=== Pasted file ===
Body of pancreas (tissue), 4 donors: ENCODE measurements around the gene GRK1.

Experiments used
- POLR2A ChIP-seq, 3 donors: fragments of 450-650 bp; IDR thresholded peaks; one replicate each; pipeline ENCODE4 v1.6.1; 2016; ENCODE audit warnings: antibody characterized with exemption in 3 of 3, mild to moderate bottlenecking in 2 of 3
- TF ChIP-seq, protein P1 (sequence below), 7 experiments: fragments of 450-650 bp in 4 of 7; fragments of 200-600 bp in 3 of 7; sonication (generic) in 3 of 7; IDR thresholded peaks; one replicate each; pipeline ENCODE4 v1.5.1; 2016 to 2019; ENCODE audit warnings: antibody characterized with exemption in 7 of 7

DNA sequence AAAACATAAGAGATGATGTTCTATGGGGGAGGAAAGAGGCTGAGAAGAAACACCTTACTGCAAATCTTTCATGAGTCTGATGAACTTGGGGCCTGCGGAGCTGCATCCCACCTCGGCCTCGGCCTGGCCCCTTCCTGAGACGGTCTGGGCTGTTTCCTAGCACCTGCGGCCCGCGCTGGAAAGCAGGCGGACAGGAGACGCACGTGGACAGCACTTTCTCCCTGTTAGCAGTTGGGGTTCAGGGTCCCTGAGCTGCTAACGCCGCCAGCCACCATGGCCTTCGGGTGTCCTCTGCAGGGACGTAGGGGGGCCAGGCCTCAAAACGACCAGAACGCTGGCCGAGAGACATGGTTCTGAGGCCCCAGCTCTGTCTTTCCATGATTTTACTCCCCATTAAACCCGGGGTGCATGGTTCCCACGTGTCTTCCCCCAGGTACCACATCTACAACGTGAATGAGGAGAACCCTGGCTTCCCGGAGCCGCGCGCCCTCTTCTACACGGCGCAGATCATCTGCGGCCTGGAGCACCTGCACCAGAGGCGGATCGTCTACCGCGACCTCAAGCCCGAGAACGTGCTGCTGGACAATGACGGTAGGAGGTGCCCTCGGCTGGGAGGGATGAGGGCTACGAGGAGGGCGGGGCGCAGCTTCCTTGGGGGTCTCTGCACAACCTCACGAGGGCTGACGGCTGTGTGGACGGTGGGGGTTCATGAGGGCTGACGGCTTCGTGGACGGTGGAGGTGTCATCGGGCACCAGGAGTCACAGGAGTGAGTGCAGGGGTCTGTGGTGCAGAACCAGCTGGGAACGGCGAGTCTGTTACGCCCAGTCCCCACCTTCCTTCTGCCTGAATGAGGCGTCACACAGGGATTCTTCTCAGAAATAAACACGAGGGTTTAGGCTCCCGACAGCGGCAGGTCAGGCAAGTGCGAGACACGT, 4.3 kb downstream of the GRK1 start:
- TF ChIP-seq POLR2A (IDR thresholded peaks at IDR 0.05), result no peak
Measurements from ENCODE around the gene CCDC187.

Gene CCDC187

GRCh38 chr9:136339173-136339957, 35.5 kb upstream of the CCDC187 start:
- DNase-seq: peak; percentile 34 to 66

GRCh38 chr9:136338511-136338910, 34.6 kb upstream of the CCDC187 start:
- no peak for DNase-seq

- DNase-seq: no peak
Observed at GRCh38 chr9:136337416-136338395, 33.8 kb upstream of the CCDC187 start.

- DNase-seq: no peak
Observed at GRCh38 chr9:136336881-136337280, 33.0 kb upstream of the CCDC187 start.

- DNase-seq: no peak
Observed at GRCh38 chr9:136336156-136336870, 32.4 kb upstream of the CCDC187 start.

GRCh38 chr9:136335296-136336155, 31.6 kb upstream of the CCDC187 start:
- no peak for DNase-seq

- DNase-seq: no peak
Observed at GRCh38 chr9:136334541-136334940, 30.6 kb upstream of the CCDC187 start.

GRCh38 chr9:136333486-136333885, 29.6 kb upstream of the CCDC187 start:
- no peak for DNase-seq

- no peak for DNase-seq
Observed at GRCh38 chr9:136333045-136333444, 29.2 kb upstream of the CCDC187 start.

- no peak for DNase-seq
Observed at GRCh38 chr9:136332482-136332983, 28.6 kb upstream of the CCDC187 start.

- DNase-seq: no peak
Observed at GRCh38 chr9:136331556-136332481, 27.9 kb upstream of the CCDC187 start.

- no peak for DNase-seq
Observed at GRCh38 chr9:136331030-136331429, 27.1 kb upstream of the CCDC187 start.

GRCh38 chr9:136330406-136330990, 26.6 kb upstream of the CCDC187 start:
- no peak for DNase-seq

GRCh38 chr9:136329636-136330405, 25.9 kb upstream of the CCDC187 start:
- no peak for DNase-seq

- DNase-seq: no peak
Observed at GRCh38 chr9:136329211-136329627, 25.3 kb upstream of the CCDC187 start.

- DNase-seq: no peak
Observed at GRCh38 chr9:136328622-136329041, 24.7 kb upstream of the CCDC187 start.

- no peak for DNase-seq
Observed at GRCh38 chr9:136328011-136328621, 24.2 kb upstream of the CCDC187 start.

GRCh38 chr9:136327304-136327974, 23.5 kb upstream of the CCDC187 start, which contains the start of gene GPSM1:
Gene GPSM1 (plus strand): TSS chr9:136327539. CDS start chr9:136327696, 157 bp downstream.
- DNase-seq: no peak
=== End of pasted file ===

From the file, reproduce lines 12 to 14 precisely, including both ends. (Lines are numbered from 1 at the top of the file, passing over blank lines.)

- no peak for DNase-seq

- DNase-seq: no peak
Observed at GRCh38 chr9:136337416-136338395, 33.8 kb upstream of the CCDC187 start.